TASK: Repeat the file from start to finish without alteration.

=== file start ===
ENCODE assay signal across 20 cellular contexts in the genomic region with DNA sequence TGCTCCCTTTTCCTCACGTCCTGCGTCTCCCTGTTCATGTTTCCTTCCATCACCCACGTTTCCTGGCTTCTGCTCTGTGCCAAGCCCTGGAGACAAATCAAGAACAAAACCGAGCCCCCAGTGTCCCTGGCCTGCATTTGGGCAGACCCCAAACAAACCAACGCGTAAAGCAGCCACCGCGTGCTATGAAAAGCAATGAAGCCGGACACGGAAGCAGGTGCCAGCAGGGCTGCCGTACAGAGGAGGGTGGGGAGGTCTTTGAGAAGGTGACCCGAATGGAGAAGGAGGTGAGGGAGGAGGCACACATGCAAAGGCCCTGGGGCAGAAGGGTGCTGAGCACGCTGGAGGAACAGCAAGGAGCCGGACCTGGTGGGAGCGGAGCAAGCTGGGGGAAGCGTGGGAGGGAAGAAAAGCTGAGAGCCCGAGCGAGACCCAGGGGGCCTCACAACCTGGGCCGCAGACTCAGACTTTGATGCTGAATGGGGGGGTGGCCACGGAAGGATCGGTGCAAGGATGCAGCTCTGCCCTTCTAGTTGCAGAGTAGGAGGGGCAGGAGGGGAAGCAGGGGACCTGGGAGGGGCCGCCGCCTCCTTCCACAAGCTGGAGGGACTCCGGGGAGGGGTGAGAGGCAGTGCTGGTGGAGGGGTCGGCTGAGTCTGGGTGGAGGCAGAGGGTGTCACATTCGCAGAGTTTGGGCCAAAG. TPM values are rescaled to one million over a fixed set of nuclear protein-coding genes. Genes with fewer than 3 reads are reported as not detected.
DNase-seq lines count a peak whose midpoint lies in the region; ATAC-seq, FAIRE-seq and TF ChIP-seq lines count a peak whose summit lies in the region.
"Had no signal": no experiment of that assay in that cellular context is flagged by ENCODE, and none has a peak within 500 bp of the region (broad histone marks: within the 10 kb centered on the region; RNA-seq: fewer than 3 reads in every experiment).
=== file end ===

ENCODE assay signal across 20 cellular contexts in the genomic region with DNA sequence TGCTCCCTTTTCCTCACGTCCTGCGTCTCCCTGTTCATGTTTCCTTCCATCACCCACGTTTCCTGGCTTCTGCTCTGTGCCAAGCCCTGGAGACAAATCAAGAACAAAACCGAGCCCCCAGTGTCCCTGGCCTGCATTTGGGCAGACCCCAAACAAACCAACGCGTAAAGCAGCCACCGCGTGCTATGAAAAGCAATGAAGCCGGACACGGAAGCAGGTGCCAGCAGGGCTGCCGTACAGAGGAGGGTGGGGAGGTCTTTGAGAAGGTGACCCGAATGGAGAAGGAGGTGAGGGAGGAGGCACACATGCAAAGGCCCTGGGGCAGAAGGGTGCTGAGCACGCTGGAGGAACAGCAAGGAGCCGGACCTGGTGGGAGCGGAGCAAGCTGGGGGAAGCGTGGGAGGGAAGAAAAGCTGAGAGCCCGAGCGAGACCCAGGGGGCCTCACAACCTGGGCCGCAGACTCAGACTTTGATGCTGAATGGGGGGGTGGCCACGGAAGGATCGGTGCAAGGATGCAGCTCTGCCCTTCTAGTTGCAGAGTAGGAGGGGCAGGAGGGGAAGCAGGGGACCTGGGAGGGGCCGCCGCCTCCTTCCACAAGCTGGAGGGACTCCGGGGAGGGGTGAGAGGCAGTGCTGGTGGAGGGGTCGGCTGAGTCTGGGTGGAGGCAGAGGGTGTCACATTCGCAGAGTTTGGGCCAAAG. TPM values are rescaled to one million over a fixed set of nuclear protein-coding genes. Genes with fewer than 3 reads are reported as not detected.
DNase-seq lines count a peak whose midpoint lies in the region; ATAC-seq, FAIRE-seq and TF ChIP-seq lines count a peak whose summit lies in the region.
"Had no signal": no experiment of that assay in that cellular context is flagged by ENCODE, and none has a peak within 500 bp of the region (broad histone marks: within the 10 kb centered on the region; RNA-seq: fewer than 3 reads in every experiment).